Health-care professionals almost never speak in absolutes, which is usually what a parent wants to hear. Will my baby get over this and thrive? Will my baby live? Will my baby be disabled in some way? Although it would be reassuring to know the answer to these questions with absolute certainty, even if the answer is negative in some way, the doctors familiar with your baby’s case will likely only be able to answer at best with probabilities.

While statistics address premature babies of a certain age or babies with a certain condition as a whole, they do not address any specific baby in particular. In other words, a doctor at the NICU cannot look at a premature baby born at 26 weeks and know what the long-term outcome will be for that particular baby. At the same time, the statistics cannot be ignored, and well-trained staff who have seen and treated many babies are sometimes capable of getting a sense of the course of a baby’s condition.

Because this is the way in which doctors think and communicate, parents who are looking for absolute answers may get frustrated during what is already a difficult time.

Unfortunately, there is not really a way around this. As much as they would like to answer questions and predict outcomes with certainty, doctors and other health-care professionals in general understand that there are no absolutes. Sometimes a baby who appears to be well and progressing will suddenly and unexpectedly have a turn for the worse. Conversely, a baby who is not expected to do well can have a full recovery. While treatment in general will improve outcomes, the way in which outcomes are determined can go beyond the best efforts of the NICU and parents.

Probability and hope

When some parents are faced with a difficult situation in the NICU, understandably they hang on to the smallest hope. If doctors estimate a very low probability of a positive outcome for a baby in their care, parents often hold on to that low probability. While the staff in the NICU do not want to eliminate hope, they will encourage parents to have their hope framed within reality. There are several reasons parents may be encouraged in this manner. First, hope framed within reality helps parents prepare for the worst and may possibly encourage them to immediately make the best of a bad situation. Second, unrealistic hope can motivate parents to feel that they must do everything medically possible regardless of the situation. Again, this is understandable but not necessarily helpful to anyone, including their baby. For some parents, a desire to do something no matter what is an expression of love for their baby and a guard against future guilt: they fear that if all possible measures have not been taken and their baby has a bad outcome, they will not be able to live with themselves.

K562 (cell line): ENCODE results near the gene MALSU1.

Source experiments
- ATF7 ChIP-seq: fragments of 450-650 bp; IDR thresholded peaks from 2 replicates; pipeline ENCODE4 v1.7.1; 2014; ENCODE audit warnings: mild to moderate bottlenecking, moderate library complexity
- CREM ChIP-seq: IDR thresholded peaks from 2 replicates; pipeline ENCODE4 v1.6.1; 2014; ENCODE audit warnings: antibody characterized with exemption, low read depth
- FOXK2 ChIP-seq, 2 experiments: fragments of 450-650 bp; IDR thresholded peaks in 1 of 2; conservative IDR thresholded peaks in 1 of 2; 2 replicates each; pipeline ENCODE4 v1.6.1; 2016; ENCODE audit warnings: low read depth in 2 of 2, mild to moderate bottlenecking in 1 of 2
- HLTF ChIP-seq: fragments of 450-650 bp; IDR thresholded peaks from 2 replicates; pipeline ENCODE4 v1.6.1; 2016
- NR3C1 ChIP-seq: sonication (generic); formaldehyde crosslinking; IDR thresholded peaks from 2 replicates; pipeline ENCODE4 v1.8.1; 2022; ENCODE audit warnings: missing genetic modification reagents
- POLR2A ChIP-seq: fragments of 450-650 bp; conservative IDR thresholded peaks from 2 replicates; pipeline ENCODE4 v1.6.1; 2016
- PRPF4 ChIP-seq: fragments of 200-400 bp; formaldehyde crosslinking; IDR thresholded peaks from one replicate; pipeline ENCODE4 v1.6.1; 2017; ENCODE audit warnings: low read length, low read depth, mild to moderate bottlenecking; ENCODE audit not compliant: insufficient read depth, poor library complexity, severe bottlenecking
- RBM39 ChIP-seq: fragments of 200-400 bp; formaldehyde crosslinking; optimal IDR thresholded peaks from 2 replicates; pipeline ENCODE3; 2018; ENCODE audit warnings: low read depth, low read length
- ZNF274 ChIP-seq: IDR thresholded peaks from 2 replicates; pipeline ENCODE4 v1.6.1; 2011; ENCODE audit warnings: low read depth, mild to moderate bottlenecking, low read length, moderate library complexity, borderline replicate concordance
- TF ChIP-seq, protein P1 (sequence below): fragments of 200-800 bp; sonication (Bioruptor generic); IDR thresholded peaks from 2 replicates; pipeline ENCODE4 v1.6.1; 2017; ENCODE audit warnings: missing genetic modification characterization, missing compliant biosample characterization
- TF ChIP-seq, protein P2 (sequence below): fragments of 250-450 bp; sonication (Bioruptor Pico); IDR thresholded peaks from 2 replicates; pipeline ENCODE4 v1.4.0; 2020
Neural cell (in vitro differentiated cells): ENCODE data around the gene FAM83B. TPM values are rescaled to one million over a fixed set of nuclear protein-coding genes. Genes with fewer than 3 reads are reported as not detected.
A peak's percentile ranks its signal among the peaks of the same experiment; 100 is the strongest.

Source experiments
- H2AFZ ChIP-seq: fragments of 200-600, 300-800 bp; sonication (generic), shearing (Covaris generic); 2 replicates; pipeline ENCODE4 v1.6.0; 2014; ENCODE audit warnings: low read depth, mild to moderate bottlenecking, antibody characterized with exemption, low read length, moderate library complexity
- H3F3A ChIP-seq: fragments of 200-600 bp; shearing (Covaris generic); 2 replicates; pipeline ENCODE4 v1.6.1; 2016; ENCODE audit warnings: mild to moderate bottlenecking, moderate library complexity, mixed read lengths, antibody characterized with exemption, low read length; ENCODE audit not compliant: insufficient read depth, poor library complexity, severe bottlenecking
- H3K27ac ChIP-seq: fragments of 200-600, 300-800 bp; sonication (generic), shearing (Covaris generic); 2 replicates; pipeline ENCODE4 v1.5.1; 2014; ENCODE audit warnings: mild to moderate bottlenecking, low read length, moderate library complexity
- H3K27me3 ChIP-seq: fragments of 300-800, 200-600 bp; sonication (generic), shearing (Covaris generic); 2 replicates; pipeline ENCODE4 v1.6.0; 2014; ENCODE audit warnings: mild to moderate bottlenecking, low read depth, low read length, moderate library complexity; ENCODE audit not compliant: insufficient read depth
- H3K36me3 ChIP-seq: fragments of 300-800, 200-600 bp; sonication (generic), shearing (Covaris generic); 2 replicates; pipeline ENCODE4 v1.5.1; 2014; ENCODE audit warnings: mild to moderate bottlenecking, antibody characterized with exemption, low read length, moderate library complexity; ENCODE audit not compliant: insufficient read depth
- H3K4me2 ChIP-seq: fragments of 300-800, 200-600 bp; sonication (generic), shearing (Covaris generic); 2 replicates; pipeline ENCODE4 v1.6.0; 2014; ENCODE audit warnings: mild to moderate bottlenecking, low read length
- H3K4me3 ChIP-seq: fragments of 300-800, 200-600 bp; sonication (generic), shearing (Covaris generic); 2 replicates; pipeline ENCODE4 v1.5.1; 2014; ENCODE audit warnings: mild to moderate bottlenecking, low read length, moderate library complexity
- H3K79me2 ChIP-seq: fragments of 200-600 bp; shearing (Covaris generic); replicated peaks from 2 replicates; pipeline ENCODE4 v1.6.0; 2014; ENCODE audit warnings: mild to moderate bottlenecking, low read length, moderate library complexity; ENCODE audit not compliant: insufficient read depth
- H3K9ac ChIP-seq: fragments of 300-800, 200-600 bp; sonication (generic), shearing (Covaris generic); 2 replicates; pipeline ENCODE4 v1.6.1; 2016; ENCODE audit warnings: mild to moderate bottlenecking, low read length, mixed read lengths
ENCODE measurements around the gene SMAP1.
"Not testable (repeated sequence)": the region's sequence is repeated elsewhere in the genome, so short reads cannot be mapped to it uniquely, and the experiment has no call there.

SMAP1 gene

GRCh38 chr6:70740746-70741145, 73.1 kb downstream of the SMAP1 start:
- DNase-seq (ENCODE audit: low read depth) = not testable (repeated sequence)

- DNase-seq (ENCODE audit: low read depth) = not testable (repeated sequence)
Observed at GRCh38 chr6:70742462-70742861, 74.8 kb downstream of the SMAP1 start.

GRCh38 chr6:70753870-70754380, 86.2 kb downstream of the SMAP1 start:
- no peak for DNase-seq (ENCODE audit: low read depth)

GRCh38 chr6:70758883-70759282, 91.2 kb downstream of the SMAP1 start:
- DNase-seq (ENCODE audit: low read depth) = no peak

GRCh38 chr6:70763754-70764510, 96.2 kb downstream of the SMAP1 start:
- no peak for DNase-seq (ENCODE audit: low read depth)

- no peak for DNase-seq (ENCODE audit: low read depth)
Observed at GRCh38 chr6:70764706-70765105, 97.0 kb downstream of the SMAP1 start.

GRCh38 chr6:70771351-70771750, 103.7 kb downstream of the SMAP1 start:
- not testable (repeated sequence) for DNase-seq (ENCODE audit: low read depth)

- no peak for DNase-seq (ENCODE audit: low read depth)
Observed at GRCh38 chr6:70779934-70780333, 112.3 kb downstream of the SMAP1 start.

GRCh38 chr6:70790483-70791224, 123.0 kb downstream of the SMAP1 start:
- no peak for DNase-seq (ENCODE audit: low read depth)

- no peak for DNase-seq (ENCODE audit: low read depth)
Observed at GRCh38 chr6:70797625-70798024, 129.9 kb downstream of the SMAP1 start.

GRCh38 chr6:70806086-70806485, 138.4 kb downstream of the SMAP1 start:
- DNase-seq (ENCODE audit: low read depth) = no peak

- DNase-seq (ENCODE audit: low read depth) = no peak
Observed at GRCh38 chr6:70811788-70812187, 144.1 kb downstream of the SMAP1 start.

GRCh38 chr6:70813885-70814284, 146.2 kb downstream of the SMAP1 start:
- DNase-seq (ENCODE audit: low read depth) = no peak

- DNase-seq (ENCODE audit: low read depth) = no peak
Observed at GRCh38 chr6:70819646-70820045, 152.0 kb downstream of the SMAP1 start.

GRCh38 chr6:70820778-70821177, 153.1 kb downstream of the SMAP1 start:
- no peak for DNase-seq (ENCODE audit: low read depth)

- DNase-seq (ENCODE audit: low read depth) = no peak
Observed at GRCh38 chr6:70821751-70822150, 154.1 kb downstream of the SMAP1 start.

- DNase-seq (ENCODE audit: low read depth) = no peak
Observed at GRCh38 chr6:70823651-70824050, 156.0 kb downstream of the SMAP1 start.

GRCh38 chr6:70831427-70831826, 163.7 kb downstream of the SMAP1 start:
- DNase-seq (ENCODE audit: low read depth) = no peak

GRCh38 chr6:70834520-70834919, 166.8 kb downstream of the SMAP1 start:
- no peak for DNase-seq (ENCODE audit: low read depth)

As one can imagine, decision making within this context can be very difficult indeed. The challenge is to consider what is in the baby’s best interest and to get an understanding of what the long-term implications are for the baby, the parents, and the rest of the family. Decisions, whether large or small, are best made without the influence of guilt or an unrealistic evaluation of the baby’s condition and probable outcome.

Getting to this point may not be easy and again, there are trained staff in the NICU to help parents understand the medical situation and the wider implications that situation is likely to have.

Last updated: October 31st 2009